Welcome Guest | |
Submit Your Sourcing Requirement
Advanced Search Filtersdown arrow
left border  
NEWS
left border  
Last Updated:[12-07-2010 08:18:15 EDT] Zoom in Zoom out Back to Tradenews

EAC Common Market Likely to Slash Cost of Consumables



tradenews The East African Common Market (EACM) which came into force on July 1 is expected reduce prices of household items as the new 'competitive' market environment will trigger some price shake-up on many consumables. Though the EACM may take almost five years to become fully operational, the consumers of East African Community (EAC), Burundi, Kenya, Rwanda, Tanzania and Uganda are likely to experience price stabilization much early on.

Uganda branch manager Joshua Ng'ang'a of Nakumatt, a Kenyan supermarket chain said at least commodities in the Ugandan supermarkets would see about 20 percent cut as the imports were overpriced to the tune of same percentage. Besides discounted prices, improvement in quality and increase in variety of items is also anticipated from the start of the common market since producers will have to compete with similar business entities among the EAC member states.

Ng'ang'a argued that one of the other reasons for price reduction apart from competition would be the elimination of middlemen from the procurement scene, allowing the supermarkets to directly source from the producers or manufacturers. According to East African Business Week, the leading supermarkets in Uganda are tight-lipped about the future developments in the retail sector.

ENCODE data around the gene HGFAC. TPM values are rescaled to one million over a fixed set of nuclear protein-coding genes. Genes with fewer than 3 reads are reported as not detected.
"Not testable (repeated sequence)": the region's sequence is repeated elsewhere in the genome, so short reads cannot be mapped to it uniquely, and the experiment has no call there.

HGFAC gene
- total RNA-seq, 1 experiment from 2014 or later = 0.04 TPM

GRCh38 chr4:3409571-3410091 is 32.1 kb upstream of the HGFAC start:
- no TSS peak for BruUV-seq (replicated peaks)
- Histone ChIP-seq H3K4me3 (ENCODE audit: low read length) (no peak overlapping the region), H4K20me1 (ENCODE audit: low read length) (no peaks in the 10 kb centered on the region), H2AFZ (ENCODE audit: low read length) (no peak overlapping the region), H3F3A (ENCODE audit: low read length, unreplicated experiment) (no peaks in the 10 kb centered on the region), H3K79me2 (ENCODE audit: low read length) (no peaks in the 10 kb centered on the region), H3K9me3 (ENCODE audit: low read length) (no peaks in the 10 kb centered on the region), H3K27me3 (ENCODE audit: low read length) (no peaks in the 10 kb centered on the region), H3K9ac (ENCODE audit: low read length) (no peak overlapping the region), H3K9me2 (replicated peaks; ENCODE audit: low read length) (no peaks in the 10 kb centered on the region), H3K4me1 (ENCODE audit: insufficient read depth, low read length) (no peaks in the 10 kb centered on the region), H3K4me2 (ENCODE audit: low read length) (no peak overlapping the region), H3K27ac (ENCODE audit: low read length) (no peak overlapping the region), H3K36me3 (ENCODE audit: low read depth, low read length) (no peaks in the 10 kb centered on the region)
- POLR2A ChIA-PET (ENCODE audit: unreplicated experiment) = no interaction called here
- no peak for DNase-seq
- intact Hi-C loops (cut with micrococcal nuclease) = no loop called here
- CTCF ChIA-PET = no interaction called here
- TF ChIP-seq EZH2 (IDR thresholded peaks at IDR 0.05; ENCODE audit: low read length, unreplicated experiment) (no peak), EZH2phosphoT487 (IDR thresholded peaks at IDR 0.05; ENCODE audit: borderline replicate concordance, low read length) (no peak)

Last November, the member states of the EAC signed a common market protocol, aimed at expanding the existing customs union. It is commonplace to economies those form blocs to envisage increased competition along with the free movement of services, capital, entrepreneurship and labour across the member states.

In the absence of trade barriers, the architects of the common market expect the businesses in the region to flourish across borders. All five countries have already adopted a common external tariff, an identical tax applied to imports from outside the bloc, and allowed duty-free regional trade with the exception of Kenya, the largest economy. The EAC also has plans of floating a common currency within two years.

By Jose Roy




What do you feel about this Trade News?
Feel free to write COMMENTS
*Name:
*Your Email Address:
 Website
*Your Message:
Please refresh the screen if you
can't read the following text
Captcha
*Enter above security code : 
 

Delicious.com Digg.com Facebook.com Google.com/bookmarks Yahoo! Bookmarks reddit.com



 
 
PREVIOUS